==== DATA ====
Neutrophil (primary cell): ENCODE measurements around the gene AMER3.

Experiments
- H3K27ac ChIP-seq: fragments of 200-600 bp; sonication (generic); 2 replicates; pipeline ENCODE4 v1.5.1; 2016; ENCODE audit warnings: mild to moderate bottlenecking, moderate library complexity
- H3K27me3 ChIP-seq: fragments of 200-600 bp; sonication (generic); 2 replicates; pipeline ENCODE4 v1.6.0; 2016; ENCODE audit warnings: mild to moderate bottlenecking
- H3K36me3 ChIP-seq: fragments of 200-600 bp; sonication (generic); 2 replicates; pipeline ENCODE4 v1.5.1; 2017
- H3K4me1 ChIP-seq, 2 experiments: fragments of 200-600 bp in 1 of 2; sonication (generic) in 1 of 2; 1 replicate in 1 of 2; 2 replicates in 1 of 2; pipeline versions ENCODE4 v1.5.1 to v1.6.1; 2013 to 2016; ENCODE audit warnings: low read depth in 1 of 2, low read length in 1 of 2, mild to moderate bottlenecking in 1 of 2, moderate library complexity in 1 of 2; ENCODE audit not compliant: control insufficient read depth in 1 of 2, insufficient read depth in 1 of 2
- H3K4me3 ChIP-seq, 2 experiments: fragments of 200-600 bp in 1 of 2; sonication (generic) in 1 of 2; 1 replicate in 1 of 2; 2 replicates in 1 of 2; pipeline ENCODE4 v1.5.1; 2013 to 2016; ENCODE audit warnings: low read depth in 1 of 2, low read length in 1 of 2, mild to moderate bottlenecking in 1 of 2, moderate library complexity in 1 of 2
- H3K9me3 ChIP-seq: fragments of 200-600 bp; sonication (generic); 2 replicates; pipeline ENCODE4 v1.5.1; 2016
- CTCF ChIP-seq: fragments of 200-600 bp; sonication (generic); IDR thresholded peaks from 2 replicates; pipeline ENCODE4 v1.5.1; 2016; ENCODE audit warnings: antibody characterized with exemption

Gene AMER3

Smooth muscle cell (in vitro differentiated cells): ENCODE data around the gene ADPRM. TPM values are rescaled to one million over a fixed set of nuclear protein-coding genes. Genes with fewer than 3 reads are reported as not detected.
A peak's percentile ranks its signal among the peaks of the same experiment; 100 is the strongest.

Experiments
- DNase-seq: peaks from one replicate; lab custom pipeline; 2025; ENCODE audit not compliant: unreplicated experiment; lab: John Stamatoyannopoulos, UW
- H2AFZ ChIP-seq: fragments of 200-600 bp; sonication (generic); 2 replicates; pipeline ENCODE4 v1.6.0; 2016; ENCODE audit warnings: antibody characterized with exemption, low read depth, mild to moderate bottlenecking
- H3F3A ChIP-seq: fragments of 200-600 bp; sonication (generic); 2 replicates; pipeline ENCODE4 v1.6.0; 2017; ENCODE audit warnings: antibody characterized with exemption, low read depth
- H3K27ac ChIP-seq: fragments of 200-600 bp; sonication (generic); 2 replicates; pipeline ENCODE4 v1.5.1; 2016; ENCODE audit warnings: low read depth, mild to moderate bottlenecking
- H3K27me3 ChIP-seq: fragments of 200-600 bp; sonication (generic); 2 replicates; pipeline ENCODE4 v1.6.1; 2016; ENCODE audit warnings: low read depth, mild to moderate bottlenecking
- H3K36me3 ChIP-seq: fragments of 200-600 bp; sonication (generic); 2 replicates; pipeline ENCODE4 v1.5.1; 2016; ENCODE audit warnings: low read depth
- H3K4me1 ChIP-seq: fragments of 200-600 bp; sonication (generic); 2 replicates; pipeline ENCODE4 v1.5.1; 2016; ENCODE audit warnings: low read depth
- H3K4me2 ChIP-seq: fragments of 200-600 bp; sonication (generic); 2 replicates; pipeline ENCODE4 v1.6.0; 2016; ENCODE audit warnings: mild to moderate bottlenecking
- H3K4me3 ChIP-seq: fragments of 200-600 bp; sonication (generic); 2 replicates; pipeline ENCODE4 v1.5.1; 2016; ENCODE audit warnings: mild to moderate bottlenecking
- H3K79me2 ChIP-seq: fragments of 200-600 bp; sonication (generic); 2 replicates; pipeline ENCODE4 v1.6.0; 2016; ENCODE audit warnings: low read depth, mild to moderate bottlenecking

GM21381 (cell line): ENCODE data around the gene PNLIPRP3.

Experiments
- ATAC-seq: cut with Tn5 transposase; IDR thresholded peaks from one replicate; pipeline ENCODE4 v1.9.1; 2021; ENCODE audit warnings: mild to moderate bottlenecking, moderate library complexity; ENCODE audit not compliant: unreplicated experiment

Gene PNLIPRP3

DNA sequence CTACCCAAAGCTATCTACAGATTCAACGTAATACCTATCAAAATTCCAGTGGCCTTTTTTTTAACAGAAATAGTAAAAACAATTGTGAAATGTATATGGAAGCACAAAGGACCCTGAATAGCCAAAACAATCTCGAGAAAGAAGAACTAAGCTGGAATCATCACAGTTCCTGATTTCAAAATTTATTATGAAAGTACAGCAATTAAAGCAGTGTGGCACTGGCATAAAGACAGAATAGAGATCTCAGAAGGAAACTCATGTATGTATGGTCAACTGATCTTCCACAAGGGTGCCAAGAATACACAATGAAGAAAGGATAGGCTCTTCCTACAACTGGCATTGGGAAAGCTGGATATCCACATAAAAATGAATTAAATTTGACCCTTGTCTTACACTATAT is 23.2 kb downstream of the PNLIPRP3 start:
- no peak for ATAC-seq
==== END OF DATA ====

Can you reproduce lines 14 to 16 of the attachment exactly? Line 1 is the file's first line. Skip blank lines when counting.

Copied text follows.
- DNase-seq: peaks from one replicate; lab custom pipeline; 2025; ENCODE audit not compliant: unreplicated experiment; lab: John Stamatoyannopoulos, UW
- H2AFZ ChIP-seq: fragments of 200-600 bp; sonication (generic); 2 replicates; pipeline ENCODE4 v1.6.0; 2016; ENCODE audit warnings: antibody characterized with exemption, low read depth, mild to moderate bottlenecking
- H3F3A ChIP-seq: fragments of 200-600 bp; sonication (generic); 2 replicates; pipeline ENCODE4 v1.6.0; 2017; ENCODE audit warnings: antibody characterized with exemption, low read depth